With four children at home, Maurice Herrera knows how fickle kids can be. And when he goes to work, the Kraft Foods senior director for U.S. gum marketing must deal with many more youngsters -- the thousands of teenagers whose passing fancies and fickle gum-buying habits can make or break his year.
As of late, the kids are giving him some trouble, or so the sales data would suggest. Stride, Kraft's five-year old gum brand meant to appeal to teens and young adults, is in a slump. Sales dropped 17% in the year ending April 17, with the brand falling from fourth to fifth place in market share at 7.4%, according to SymphonyIRI.
So how do you get the attention of a teenager? You shake things up, of course, which is what Stride is doing with a new TV campaign by JWT, New York, launching Monday and starring extreme sports star Shaun White. At the same time, the gum has revamped its packaging, improved flavors and even taken on a new name meant to create the kind of excitement teens feel with the latest tech gadget launch -- "Stride 2.0."
"Gum is social currency, it just is . And so the latest and greatest gum that 's out there is something this consumer base wants to get their hands on," Mr. Herrera said. "We constantly need to entertain and even look to ways of reinventing ourselves so we maintain their loyalty and interest level."
Stride's biggest nemesis might be the newest kid on the block, Wm. Wrigley Jr. Co.'s 5 gum. The brand launched in 2007 and has shot up the sales charts thanks to its chic black packaging and image-based "stimulate your senses" campaign by Energy BBDO, Chicago. It was only a year earlier that Stride was the getting all the buzz when it launched with its hip reclosable packs and cool-sounding flavors like Winterblue, later adding varieties such as Uber Bubble and Mega Mystery. Earlier this year, Stride launched Stride Spark, which comes in two flavors, called Kinetic Mint and Kinetic Fruit, that are infused with vitamins B6 and B12.
But the brand is still losing ground, surpassed recently by Wrigley's Extra, which as of April had 8.28% share compared with 7.44% for Stride. Wrigley's 5, meantime, had sales jump by 3% and now has 12.84% share, edging closer to the No. 2 brand, Kraft's Trident, which has 12.95% share. Wrigley's Orbit is the top gum with 15.2% share, although its sales fell 3% in the year ending April 17, according to SymphonyIRI.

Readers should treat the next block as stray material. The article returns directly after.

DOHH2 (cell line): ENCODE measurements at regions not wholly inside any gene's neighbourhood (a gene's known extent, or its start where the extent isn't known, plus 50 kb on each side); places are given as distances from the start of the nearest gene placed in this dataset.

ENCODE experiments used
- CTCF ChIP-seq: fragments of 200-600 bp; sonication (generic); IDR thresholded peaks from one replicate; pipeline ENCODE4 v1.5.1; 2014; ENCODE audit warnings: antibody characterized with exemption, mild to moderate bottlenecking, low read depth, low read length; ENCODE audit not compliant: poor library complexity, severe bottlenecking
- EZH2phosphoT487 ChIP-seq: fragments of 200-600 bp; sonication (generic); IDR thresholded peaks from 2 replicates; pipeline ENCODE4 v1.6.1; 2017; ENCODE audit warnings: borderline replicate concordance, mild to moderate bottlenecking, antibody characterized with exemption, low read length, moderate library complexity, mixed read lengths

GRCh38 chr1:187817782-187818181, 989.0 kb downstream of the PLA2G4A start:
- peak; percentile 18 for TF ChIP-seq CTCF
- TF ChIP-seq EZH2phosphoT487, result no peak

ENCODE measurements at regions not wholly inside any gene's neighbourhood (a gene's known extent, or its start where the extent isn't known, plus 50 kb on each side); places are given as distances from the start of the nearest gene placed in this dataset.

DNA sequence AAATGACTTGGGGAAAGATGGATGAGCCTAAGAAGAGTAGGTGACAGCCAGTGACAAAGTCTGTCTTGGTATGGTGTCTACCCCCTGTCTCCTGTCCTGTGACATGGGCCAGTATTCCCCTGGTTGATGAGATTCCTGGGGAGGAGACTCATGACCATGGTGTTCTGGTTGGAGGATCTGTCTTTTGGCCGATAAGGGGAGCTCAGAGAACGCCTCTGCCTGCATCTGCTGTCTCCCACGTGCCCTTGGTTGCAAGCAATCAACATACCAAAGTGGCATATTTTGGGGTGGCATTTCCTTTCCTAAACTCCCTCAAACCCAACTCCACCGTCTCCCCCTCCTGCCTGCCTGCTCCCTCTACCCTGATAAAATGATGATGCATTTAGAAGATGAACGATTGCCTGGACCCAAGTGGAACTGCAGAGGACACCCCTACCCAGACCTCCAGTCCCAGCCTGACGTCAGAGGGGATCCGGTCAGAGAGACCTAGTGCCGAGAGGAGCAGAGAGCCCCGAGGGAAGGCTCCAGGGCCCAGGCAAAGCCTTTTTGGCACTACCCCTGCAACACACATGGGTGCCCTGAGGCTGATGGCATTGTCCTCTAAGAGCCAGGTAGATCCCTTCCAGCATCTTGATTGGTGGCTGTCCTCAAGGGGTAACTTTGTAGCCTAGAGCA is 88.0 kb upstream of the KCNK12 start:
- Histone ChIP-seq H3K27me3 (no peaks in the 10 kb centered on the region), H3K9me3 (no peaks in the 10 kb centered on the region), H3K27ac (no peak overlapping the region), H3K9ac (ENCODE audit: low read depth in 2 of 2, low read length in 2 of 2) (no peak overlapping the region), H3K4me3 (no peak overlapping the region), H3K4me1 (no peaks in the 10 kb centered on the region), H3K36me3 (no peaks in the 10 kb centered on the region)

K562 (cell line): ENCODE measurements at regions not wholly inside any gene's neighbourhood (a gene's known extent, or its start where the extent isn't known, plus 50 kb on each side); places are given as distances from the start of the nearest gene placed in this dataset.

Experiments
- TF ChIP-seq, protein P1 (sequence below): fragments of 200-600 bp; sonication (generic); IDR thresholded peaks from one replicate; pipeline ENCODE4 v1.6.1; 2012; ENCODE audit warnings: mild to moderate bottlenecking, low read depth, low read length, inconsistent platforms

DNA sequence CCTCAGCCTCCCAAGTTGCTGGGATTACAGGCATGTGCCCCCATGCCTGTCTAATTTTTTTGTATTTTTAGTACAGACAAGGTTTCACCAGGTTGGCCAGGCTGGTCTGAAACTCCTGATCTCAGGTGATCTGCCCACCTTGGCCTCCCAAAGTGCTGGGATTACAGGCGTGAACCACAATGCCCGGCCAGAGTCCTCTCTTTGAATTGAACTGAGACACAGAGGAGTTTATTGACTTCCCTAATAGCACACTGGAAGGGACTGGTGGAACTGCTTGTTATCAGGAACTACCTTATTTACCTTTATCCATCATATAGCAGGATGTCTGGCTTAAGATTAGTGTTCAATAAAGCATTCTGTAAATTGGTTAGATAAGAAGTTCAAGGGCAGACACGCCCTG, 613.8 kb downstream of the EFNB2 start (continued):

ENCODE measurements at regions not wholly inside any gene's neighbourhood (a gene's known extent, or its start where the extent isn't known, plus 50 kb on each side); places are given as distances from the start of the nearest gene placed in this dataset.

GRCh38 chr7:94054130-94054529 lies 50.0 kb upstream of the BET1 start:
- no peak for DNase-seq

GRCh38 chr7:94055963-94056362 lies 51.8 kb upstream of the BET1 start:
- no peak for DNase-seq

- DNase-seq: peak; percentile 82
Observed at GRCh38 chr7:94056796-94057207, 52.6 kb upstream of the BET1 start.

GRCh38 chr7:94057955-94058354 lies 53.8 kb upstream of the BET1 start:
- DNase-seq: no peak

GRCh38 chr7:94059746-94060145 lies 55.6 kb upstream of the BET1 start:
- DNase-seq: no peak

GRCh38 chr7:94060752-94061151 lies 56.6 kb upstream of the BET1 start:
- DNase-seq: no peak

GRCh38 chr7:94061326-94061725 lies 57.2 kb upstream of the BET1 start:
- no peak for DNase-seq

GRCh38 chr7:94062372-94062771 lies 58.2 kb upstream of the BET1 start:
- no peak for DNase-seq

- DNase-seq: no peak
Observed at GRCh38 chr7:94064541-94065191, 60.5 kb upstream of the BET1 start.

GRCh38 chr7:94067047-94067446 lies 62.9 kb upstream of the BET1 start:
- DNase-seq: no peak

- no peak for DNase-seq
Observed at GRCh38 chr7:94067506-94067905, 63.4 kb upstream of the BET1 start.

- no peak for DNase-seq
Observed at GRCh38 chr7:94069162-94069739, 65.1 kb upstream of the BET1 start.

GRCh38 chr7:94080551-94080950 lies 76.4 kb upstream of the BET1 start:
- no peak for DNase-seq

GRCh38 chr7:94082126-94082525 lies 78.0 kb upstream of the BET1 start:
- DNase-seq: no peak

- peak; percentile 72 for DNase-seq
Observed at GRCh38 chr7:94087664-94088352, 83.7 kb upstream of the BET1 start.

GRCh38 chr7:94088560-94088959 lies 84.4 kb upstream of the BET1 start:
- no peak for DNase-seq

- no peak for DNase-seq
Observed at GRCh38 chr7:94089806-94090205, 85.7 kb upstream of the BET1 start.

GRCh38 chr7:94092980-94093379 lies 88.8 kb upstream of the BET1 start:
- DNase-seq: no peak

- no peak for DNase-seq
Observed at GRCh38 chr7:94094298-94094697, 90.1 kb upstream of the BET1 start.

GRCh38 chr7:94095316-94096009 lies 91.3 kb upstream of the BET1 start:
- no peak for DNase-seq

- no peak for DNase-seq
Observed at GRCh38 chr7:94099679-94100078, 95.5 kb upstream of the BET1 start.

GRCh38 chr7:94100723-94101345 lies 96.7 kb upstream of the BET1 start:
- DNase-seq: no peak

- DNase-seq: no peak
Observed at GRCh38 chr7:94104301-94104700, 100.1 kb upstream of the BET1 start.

Kraft took control of Stride last year when it acquired Cadbury and since then has been challenging Mars Inc.-owned Wrigley for global gum domination. As Crain's Chicago Business recently reported, Kraft has made gains, controlling 29.2% of the international market as of 2009, but still trails Wrigley, which has 33.7% globally, according to the latest data available.
Both companies are at the mercy of teenagers, who are key demographic for gum makers because most people begin forming their gum preferences at age 13, said NPD food industry analyst Harry Balzer. "Gum becomes one of those things that is part of that rite of passage," he said, as teens make "the choice of what brands [they] are going to consume."
Stride is counting on snowboarding and skateboarding king Mr. White to bring it some new attention, while reinforcing its position as a "ridiculously long-lasting gum." In the new ad, a Stride marketer chases a man through a mall, urging him to try the new version of gum, but the gum-chewing man resists, saying his original Stride "still has flavor." He's then tackled onto the top of a van, and a pack of the new gum is slapped onto his chest. Mr. White then drives the getaway van, smashing trough a mall window. This is Mr. White's first appearance in a Stride ad since inking a deal earlier this year to become the brand's spokesperson.
Stride 2.0 still comes in the same 15 flavors as the earlier version, but eight of the flavors have been upgraded to give a better "chewing experience and taste profile," Mr. Herrera said. Also, pieces are now wrapped in foil instead of paper, while the package redesign includes an image of a zipper on the front.
Gum is "very much of an impulse category," Mr. Herrera said. "We need it to pop at the shelf."
Of course, consumers will be the ultimate judge, including Mr. Herrera's kids. His oldest is 12, on the cusp of becoming a teenager. "My kids are definitely a little bit of an early read on ideas that may be pretty damn good or not so good," Mr. Herrera said.